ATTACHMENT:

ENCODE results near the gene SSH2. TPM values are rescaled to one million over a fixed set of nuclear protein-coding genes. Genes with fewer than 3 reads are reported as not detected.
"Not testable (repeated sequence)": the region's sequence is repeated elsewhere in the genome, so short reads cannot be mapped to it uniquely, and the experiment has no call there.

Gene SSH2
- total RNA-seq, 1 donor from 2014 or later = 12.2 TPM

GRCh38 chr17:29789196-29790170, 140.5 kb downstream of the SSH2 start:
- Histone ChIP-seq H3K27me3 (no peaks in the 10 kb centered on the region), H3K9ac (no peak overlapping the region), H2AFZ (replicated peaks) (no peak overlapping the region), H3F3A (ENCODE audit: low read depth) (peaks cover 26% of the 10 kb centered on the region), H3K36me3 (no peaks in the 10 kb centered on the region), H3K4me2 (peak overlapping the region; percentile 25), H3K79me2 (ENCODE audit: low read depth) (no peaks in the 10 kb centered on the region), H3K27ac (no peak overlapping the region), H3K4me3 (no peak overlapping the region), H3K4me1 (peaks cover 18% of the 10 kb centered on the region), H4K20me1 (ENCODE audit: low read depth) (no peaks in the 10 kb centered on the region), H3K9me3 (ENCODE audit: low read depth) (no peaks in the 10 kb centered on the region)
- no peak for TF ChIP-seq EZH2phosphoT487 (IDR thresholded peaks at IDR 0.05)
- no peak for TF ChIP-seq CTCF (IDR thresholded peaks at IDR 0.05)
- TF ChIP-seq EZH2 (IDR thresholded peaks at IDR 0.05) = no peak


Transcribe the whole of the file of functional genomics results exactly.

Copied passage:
ENCODE results near the gene SSH2. TPM values are rescaled to one million over a fixed set of nuclear protein-coding genes. Genes with fewer than 3 reads are reported as not detected.
"Not testable (repeated sequence)": the region's sequence is repeated elsewhere in the genome, so short reads cannot be mapped to it uniquely, and the experiment has no call there.

Gene SSH2
- total RNA-seq, 1 donor from 2014 or later = 12.2 TPM

GRCh38 chr17:29789196-29790170, 140.5 kb downstream of the SSH2 start:
- Histone ChIP-seq H3K27me3 (no peaks in the 10 kb centered on the region), H3K9ac (no peak overlapping the region), H2AFZ (replicated peaks) (no peak overlapping the region), H3F3A (ENCODE audit: low read depth) (peaks cover 26% of the 10 kb centered on the region), H3K36me3 (no peaks in the 10 kb centered on the region), H3K4me2 (peak overlapping the region; percentile 25), H3K79me2 (ENCODE audit: low read depth) (no peaks in the 10 kb centered on the region), H3K27ac (no peak overlapping the region), H3K4me3 (no peak overlapping the region), H3K4me1 (peaks cover 18% of the 10 kb centered on the region), H4K20me1 (ENCODE audit: low read depth) (no peaks in the 10 kb centered on the region), H3K9me3 (ENCODE audit: low read depth) (no peaks in the 10 kb centered on the region)
- no peak for TF ChIP-seq EZH2phosphoT487 (IDR thresholded peaks at IDR 0.05)
- no peak for TF ChIP-seq CTCF (IDR thresholded peaks at IDR 0.05)
- TF ChIP-seq EZH2 (IDR thresholded peaks at IDR 0.05) = no peak